From the Dynamic Structure of the Brain to the Emergence of Time Experiences

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Abstract

Time perception remains an open question in cognitive neurosciences. Mechanisms for the encoding of time come in different flavors but the evidence remain sparse for the simplest questions, for instance, which areas in the brain constitute the most reliable sources for the encoding of time? Indeed, not one brain lesion in the cortex can account on its own for a total impairment in timing functions. The aim of this contribution is to highlight key concepts in the history of cognitive neurosciences that are relevant to the study of time perception. An alternative or a complementary approach to the classic clock model view is provided regarding ways in which the brain could automatically encode temporal properties.

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Journal for the Study of Time

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References

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Figures

  • Schematic illustration of Jeffress’ Place Theory of Auditory Spatial Localization (1948). Coincidence detectors of phase-delays between the left and right auditory inputs encode the spatial position of an auditory source, transforming temporal information on the microseconds scale into a place code.
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  • Processing streams in cortex. In white and gray, the dual-stream (or “what”/ “where” pathways) proposed by Ungerleider and Haxby (1994) and the analogous dichotomy described in the auditory system (Rauscheker and Tian 2000). In black, the recently suggested “when” pathway (Batelli et al. 2008). A: auditory cortex; V: visual cortex; MT: middle temporal (also known as V5); STG: superior temporal gyrus; TPJ: temporo-parietal junction.
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  • Clock model hypothesis. Three major components constitute the clock: a pacemaker, an accumulator or counter and a comparator.
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  • Implementation of the clock model hypothesis as “cortico-striatal beat frequency model” (adapted from Buhusi & Meck 2005). This model implies a centralized clock of reference and has received a substantial amount of evidence for interval timing (above the second range). BG: basal ganglia; GPe: globus pallidus external segment; GPi: globus pallidus internal segment; PPC: posterior partietal cortex; PFC: prefrontal cortex; SMA: supplementary motor area; SNR: substantia nigra pars reticulata; SNC: substantia nigra pars compacta; Th: thalamus.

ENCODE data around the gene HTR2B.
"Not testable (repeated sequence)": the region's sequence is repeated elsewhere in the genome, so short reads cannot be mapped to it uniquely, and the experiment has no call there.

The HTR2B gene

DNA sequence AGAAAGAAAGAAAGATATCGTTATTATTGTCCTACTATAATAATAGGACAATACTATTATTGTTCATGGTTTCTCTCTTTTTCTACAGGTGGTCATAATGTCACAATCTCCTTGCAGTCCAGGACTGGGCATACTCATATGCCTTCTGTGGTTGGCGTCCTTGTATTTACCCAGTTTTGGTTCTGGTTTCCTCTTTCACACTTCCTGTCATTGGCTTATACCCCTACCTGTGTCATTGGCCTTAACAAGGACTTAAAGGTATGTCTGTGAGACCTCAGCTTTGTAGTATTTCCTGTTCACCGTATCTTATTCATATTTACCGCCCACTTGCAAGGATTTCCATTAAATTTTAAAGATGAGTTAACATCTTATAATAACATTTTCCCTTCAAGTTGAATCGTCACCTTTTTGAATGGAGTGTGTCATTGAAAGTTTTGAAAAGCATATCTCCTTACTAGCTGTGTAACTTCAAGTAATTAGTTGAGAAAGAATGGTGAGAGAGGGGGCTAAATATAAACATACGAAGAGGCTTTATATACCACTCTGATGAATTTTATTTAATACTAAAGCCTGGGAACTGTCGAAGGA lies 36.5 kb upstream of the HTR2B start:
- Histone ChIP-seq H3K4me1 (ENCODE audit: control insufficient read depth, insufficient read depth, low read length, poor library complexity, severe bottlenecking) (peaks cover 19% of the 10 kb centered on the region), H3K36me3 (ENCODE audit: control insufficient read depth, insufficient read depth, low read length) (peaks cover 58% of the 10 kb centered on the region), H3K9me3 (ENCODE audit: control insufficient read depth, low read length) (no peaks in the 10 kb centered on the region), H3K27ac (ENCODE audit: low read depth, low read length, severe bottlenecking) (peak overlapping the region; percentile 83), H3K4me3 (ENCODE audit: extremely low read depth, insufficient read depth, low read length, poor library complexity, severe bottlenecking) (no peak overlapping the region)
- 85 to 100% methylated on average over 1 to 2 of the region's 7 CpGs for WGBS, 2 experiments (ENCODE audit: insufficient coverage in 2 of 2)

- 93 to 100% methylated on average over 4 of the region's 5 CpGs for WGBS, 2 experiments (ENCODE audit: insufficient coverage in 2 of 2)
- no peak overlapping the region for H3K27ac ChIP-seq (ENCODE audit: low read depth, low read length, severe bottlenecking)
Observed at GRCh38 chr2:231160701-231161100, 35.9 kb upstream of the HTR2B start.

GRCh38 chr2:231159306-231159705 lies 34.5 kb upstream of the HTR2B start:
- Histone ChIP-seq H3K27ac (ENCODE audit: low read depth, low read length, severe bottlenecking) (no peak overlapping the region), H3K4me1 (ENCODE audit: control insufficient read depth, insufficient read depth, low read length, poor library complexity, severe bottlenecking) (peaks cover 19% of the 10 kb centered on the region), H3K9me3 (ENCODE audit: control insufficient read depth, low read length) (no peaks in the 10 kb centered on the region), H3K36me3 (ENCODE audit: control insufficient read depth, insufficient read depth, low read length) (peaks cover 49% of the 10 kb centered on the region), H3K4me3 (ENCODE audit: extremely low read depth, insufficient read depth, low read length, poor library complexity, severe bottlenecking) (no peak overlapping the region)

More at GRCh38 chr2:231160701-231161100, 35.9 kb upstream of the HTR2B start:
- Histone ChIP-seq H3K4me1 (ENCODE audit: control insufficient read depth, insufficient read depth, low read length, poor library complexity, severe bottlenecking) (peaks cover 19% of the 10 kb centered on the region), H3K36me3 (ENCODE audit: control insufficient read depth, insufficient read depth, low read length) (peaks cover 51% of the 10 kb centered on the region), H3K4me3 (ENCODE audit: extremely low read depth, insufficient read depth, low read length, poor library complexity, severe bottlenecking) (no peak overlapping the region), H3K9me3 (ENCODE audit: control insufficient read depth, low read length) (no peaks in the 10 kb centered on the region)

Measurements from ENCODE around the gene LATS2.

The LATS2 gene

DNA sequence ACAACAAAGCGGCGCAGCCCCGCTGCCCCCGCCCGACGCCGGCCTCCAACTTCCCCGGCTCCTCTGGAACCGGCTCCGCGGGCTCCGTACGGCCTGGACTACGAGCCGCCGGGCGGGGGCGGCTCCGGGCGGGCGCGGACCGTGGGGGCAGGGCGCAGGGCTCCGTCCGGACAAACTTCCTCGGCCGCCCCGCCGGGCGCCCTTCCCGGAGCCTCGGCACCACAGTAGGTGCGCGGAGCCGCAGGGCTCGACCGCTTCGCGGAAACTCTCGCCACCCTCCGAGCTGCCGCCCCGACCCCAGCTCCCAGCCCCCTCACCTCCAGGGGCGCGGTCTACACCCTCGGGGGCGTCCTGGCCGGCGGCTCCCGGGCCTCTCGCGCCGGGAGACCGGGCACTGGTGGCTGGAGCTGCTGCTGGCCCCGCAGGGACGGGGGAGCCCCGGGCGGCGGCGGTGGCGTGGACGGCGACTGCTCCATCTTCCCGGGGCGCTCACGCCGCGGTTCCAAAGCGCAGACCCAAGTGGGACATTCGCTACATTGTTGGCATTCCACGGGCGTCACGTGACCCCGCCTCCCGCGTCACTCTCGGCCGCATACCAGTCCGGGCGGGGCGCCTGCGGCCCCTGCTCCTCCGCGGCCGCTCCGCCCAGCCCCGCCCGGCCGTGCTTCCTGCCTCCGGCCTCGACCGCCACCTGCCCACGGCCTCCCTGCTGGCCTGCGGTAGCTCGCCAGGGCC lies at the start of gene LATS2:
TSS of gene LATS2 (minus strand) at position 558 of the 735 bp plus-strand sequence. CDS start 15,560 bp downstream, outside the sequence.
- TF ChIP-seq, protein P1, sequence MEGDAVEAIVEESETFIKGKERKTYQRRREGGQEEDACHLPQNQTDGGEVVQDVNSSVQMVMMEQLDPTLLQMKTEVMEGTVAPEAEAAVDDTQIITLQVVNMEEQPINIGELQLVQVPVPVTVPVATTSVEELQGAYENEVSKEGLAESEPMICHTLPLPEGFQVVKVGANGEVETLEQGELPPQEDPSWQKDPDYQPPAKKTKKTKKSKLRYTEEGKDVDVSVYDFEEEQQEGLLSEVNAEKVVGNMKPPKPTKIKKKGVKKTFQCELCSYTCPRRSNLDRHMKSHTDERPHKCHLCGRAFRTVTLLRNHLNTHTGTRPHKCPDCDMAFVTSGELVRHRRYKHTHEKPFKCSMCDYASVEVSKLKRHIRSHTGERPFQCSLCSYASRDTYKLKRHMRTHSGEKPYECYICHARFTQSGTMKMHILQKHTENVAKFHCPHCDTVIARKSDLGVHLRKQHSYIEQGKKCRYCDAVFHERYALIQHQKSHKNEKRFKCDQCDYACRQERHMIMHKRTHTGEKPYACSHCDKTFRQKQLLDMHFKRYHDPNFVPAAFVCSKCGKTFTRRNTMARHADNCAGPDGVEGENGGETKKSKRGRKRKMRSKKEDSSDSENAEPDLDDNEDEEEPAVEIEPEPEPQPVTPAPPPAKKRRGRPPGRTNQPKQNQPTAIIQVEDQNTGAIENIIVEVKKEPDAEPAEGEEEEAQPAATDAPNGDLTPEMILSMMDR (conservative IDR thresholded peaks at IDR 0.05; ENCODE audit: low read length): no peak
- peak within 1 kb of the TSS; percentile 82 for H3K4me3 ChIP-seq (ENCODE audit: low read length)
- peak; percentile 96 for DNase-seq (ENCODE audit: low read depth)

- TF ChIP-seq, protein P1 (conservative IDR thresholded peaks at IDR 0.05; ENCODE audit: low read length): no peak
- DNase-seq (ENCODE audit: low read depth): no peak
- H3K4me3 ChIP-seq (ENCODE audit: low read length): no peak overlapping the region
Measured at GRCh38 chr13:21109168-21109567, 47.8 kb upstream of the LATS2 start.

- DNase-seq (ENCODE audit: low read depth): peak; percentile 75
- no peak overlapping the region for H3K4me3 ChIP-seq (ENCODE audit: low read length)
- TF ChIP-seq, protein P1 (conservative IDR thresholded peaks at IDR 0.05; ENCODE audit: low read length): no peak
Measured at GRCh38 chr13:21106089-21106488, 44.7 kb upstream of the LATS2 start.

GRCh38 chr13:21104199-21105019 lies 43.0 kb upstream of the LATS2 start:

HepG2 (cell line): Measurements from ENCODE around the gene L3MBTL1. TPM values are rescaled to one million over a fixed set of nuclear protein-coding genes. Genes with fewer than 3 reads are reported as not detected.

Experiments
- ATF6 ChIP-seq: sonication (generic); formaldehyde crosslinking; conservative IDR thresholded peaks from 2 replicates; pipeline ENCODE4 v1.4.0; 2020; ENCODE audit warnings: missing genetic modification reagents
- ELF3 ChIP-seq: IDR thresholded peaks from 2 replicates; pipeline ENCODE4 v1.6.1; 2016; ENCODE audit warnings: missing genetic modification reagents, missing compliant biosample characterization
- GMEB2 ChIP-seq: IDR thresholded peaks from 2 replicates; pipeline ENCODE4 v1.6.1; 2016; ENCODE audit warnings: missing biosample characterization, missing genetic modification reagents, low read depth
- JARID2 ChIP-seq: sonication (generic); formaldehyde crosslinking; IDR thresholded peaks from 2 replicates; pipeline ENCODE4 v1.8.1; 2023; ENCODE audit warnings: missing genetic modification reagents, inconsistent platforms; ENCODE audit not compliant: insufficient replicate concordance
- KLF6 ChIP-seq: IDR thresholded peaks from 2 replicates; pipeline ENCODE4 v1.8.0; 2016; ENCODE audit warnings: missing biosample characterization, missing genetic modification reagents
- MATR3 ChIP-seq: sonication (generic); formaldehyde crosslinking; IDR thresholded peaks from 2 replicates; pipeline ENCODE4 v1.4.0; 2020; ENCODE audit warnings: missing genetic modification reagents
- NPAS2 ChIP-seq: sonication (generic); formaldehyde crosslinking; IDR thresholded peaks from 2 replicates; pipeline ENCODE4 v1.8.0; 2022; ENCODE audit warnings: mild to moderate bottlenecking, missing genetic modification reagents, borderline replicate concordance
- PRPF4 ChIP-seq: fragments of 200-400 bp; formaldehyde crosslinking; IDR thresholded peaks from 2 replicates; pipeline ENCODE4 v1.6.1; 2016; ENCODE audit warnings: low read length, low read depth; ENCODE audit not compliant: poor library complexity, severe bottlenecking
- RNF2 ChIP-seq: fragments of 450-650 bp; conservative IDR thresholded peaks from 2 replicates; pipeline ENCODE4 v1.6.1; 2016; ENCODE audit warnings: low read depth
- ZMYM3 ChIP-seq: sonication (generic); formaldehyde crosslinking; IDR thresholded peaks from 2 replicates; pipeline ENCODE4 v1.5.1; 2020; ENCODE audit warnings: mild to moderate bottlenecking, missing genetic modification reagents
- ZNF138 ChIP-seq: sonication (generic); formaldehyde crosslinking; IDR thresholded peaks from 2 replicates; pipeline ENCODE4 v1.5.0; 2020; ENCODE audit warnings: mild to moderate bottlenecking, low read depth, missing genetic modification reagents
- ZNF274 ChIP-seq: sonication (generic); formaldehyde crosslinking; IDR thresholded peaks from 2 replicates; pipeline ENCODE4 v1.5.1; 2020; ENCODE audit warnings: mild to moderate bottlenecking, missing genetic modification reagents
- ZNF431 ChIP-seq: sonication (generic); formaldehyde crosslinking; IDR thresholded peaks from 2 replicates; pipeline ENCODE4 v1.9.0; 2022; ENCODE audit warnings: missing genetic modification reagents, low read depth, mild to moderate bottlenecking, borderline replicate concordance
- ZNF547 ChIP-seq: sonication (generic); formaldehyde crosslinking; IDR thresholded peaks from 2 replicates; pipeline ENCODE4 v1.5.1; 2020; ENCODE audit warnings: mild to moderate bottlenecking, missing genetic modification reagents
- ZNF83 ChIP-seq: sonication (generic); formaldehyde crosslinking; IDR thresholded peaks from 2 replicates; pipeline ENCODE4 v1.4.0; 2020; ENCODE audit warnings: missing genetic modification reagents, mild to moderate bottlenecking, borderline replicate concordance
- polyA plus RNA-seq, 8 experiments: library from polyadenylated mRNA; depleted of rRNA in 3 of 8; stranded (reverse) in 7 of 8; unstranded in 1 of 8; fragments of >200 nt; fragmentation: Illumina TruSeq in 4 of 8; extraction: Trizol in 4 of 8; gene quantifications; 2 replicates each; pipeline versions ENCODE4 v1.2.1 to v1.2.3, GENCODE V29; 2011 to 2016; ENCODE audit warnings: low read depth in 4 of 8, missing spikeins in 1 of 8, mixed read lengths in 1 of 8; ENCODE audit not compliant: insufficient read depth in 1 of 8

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  • Mesoscopic observations of brain function. Electro- and magnetoencephalography (EEG, MEG) record non-invasively the extracellular electric and associated magnetic flux of thousands of neurons originating in the dendritic arborization of pyramidal cortical cells. Local Field Potentials (LFPs) are comparable signals. Action potentials generated at the single neuron level originate from the differences of electrical charges in and out of the cellular milieu.
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  • Hippocampal cell assemblies (adapted from Buszàki, 2010). The response profile of five cell assemblies (P1-P5) are here depicted with different shades of grey. Each cell assembly is tuned to five different positions (1-5) in a maze. When the rat passes one of those locations (e.g. 2), neurons of the corresponding cell assembly (e.g. P2) maximally fire. In other words, cells in P2 code for position 2. More interestingly, the time at which maximal firing takes place in one assembly (e.g. P1) with respect to another (e.g. P2) appears to be tightly related to the time it takes the rat to go from one location (1) to another location (2) in the maze. Specifically, as the rat moves across the maze, the cell assembly tuned to the location that the rat is about to pass starts firing earlier in time with respect to the ongoing theta oscillation. Hence, the position of the maximal firing in the cell assembly encodes the location of the rat with respect to the ongoing temporal reference frame provided by the theta oscillation.
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